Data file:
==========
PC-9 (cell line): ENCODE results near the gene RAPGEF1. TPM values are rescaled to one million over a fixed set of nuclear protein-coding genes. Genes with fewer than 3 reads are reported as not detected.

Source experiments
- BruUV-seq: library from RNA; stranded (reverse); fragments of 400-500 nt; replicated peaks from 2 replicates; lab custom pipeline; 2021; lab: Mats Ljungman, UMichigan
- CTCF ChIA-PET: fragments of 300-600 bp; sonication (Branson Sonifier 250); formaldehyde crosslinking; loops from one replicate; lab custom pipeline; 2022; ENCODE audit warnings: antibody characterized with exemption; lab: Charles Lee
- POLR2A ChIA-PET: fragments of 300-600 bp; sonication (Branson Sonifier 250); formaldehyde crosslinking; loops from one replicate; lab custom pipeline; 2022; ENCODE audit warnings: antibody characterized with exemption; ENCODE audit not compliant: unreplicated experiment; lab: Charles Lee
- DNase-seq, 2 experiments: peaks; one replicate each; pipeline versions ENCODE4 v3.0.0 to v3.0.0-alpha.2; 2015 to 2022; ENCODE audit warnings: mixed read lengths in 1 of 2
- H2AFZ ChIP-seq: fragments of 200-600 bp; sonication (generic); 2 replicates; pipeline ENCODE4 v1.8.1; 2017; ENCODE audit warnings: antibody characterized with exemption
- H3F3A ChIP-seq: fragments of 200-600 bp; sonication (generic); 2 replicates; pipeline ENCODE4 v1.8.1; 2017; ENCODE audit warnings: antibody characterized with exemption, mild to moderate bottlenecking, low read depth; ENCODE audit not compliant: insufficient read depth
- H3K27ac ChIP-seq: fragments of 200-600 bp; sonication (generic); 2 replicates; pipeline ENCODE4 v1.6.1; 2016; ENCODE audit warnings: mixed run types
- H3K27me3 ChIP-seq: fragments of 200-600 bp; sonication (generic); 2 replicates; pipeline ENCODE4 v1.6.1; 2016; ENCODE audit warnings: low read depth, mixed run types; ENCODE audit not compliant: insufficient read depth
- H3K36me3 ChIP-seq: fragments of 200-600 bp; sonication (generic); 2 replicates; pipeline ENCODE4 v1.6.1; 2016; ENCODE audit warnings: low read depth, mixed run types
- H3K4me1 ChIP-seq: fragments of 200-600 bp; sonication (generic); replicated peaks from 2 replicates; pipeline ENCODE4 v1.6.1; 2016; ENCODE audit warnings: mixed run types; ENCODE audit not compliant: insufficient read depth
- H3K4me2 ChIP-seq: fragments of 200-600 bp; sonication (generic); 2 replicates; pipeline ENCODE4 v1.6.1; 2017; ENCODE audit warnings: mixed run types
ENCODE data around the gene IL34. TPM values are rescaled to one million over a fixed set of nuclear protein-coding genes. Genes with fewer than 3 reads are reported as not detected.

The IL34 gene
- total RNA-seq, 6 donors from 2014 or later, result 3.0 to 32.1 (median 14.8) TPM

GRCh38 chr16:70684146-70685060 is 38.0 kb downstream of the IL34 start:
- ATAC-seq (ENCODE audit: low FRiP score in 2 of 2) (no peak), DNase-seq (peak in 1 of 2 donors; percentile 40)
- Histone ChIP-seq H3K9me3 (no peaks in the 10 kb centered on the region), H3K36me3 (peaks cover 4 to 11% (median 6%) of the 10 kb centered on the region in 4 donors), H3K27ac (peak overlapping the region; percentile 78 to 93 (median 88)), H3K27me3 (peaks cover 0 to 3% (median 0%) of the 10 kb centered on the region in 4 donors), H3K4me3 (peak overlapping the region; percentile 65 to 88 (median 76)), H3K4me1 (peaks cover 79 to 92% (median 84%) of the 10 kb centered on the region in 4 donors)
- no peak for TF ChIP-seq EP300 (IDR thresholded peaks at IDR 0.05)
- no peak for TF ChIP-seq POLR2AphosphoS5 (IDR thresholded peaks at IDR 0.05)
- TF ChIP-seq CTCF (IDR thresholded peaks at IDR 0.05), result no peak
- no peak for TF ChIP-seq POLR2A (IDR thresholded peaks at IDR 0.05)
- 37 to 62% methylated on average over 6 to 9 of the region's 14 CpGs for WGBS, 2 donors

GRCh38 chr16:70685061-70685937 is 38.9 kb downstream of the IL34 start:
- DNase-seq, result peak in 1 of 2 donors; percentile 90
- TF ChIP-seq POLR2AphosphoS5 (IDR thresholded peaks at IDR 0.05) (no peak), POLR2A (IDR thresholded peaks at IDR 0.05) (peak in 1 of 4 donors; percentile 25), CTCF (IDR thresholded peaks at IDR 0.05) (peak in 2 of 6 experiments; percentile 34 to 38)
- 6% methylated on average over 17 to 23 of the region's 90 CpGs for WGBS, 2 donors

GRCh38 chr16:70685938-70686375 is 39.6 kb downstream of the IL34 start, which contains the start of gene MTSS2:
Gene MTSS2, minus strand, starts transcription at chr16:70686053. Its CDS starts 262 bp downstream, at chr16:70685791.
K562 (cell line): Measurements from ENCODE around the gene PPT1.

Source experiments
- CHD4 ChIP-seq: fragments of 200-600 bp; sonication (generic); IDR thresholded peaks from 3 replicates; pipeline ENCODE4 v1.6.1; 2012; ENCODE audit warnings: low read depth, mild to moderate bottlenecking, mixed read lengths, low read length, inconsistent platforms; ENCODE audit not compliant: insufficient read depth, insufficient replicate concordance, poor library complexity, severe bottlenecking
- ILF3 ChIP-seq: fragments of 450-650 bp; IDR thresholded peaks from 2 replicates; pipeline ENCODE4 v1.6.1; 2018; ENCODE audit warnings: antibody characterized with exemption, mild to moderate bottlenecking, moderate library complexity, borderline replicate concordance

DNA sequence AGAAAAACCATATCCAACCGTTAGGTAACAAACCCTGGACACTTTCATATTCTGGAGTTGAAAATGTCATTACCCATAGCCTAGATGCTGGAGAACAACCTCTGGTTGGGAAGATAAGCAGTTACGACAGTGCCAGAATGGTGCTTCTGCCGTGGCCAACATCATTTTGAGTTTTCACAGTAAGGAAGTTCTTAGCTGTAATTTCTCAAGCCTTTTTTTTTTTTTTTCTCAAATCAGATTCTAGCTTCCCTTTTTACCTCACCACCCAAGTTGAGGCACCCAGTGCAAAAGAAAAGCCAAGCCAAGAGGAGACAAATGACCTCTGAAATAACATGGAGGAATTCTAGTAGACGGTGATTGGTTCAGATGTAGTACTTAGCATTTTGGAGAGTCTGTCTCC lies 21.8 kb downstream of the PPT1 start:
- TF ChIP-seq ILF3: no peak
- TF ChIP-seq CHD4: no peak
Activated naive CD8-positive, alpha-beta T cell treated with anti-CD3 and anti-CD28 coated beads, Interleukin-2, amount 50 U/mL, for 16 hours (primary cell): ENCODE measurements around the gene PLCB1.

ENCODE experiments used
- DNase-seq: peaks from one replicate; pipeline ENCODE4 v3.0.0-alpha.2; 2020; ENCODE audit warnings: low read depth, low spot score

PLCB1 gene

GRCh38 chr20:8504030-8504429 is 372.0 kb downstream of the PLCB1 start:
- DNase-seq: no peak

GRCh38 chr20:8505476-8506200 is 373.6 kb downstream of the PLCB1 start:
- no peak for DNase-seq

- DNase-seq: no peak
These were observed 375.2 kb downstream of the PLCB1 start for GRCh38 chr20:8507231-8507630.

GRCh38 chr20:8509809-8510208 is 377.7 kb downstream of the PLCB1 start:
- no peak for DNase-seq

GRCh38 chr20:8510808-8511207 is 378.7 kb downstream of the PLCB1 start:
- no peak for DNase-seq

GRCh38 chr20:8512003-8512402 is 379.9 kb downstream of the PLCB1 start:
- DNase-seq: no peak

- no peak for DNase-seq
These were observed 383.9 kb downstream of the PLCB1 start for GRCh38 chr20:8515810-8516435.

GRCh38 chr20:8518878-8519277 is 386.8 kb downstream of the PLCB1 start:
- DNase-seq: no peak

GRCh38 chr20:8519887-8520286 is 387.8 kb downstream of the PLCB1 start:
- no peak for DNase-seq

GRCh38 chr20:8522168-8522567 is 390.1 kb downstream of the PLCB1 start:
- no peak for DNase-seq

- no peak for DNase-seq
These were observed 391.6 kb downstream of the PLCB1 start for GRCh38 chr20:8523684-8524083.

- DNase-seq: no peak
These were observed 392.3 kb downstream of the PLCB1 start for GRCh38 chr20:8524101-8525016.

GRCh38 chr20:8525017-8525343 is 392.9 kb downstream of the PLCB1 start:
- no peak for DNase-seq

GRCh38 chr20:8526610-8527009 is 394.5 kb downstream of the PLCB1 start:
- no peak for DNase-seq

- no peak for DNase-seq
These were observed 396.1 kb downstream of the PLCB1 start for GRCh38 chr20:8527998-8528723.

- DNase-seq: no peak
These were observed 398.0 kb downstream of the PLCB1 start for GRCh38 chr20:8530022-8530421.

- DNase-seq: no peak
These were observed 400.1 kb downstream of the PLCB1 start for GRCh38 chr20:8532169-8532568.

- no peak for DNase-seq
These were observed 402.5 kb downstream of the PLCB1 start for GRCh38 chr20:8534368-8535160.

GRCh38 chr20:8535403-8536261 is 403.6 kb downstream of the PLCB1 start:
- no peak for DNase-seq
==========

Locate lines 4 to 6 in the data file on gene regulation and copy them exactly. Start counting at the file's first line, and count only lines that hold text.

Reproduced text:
- CTCF ChIA-PET: fragments of 300-600 bp; sonication (Branson Sonifier 250); formaldehyde crosslinking; loops from one replicate; lab custom pipeline; 2022; ENCODE audit warnings: antibody characterized with exemption; lab: Charles Lee
- POLR2A ChIA-PET: fragments of 300-600 bp; sonication (Branson Sonifier 250); formaldehyde crosslinking; loops from one replicate; lab custom pipeline; 2022; ENCODE audit warnings: antibody characterized with exemption; ENCODE audit not compliant: unreplicated experiment; lab: Charles Lee
- DNase-seq, 2 experiments: peaks; one replicate each; pipeline versions ENCODE4 v3.0.0 to v3.0.0-alpha.2; 2015 to 2022; ENCODE audit warnings: mixed read lengths in 1 of 2